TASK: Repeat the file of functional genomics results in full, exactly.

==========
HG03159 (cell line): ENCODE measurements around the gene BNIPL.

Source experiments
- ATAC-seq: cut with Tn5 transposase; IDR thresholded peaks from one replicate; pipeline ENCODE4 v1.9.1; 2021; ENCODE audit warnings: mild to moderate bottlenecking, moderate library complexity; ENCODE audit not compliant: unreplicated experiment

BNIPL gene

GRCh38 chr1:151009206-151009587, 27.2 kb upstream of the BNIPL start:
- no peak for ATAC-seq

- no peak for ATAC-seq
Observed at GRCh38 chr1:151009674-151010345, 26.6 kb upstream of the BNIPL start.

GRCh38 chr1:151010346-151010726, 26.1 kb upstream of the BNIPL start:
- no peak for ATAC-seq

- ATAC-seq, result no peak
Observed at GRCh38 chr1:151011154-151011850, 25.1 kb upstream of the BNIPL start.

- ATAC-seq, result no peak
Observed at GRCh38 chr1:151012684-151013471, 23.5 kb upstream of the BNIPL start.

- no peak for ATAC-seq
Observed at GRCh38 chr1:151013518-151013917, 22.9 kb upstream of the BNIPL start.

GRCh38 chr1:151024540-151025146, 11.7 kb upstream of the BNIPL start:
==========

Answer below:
HG03159 (cell line): ENCODE measurements around the gene BNIPL.

Source experiments
- ATAC-seq: cut with Tn5 transposase; IDR thresholded peaks from one replicate; pipeline ENCODE4 v1.9.1; 2021; ENCODE audit warnings: mild to moderate bottlenecking, moderate library complexity; ENCODE audit not compliant: unreplicated experiment

BNIPL gene

GRCh38 chr1:151009206-151009587, 27.2 kb upstream of the BNIPL start:
- no peak for ATAC-seq

- no peak for ATAC-seq
Observed at GRCh38 chr1:151009674-151010345, 26.6 kb upstream of the BNIPL start.

GRCh38 chr1:151010346-151010726, 26.1 kb upstream of the BNIPL start:
- no peak for ATAC-seq

- ATAC-seq, result no peak
Observed at GRCh38 chr1:151011154-151011850, 25.1 kb upstream of the BNIPL start.

- ATAC-seq, result no peak
Observed at GRCh38 chr1:151012684-151013471, 23.5 kb upstream of the BNIPL start.

- no peak for ATAC-seq
Observed at GRCh38 chr1:151013518-151013917, 22.9 kb upstream of the BNIPL start.

GRCh38 chr1:151024540-151025146, 11.7 kb upstream of the BNIPL start: